Elise Grace, CNA

Challenging and Interesting Work

In our quest to celebrate CNAs everywhere, we jumped at the chance to chat with Elise Grace, a CNA who is from England. She has been living in the United States (and did her CNA training here), but will soon be returning to the UK. Here are Elise's thoughts about why she became a nursing assistant and what the future might hold for her:

What is your educational background?

I graduated from high school (in England) in 1981 and did what's called a "City and Guilds diploma" in Community Care. Later, as a mature student, I studied Early Years Education and became a kindergarten teacher, working in that profession for eight years. In 2009, I completed the CNA course at a local college here in the U.S.

Why did you decide to "change course" and become a CNA?

My children are at boarding school in England and I am no longer dictated by the 9am - 3pm of the school-day. So, I found myself in a position to indulge myself—doing something that would prove challenging and interesting. Nursing seemed to fit the bill.

What was the training like?

The training lasted five weeks and was fun. There was lots of reading, testing, home study, practical lab work and clinical experience in the community. There's a substantial amount of practical lab work which is necessary because putting what you learn into practice can be quite challenging!

What did you like best?

I loved the camaraderie I experienced with the other students, particularly during the practicals. And I was always interested in reading and learning more about diseases, illnesses and medicine--to give me a better understanding of what patients may be experiencing. Working your care practice around greater knowledge can only be a good thing, especially if you intend to further your nursing education!

What was most challenging about the training?

Most challenging would have to be getting the blood pressure just right using the manual sphygmomanometer, saying sphygmomanometer and, especially, spelling sphygmomanometer!!!!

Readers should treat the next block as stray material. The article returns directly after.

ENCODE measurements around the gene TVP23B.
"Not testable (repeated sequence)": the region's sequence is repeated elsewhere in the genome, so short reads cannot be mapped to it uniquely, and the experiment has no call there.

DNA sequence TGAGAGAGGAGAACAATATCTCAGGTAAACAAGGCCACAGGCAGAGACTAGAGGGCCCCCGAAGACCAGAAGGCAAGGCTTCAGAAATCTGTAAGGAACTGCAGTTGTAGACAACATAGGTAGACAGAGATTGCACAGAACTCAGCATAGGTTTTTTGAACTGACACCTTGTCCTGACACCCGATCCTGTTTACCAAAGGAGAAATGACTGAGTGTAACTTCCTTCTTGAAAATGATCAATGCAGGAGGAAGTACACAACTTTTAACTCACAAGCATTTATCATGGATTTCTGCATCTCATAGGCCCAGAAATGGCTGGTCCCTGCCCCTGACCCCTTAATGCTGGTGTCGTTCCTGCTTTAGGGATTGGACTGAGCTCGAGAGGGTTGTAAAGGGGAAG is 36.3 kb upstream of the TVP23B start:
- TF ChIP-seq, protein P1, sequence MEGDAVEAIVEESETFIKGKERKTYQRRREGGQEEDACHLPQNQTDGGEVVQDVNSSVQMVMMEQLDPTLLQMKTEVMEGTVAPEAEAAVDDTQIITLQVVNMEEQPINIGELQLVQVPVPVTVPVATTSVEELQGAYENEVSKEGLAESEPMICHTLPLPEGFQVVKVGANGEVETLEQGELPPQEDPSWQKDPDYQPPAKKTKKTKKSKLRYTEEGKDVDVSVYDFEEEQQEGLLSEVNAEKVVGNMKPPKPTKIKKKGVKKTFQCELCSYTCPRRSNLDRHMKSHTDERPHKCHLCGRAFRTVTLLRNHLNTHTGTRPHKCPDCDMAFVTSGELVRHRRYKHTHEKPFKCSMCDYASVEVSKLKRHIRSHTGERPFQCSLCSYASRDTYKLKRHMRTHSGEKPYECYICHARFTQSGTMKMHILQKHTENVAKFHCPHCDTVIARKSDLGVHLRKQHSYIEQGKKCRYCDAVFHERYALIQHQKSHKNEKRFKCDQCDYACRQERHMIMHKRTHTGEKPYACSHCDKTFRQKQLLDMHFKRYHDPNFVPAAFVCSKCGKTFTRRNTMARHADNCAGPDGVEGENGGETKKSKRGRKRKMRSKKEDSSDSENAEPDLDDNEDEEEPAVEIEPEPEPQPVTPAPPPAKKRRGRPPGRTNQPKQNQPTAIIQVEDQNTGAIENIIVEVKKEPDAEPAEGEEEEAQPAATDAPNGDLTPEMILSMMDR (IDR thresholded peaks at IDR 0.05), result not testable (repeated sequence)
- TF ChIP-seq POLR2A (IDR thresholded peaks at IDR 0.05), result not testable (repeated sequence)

In your class did you meet a wide range of people? For example, were there students of different ages, different backgrounds, etc?

It was certainly a diverse range of students. I was the eldest at 44 and the youngest was just 18 and straight from school. The second eldest was ten years younger than me and a new grandmother!!! We had one male student who was on a gap break from his musical degree studies. And there were also a couple of twenty-something girls; one had moved from Pennsylvania and another used to work as a floor manager in Wal-mart.

How was the CNA certification test? What can you tell us about that experience?

The certification test was in two parts; theory and practical. The practical was the most harrowing! I had to pass that before I could go on to the theory. There are several areas that I was tested on--some were mandatory while others were chosen by the RN examiner. The nerve wracking part was knowing that I had to pass with 100 percent or I failed!!! Fortunately, everything is covered during the course and what normally fails students are silly mistakes due to nerves. So, my advice is don't be nervous! The RN doesn't want you to fail and will be kind and encouraging. Just be sensible about everything you do and, if it helps, talk through what you are doing. Remain courteous to the mannequin you may be working on and remember the fundamentals of privacy and safety. Once the practical is passed (and you're walking on air) the theory is a relative breeze! In my state, it consisted of multiple choice on the computer and I had plenty of time to complete it. It's all based on what you've learned in class, coupled with good old common sense!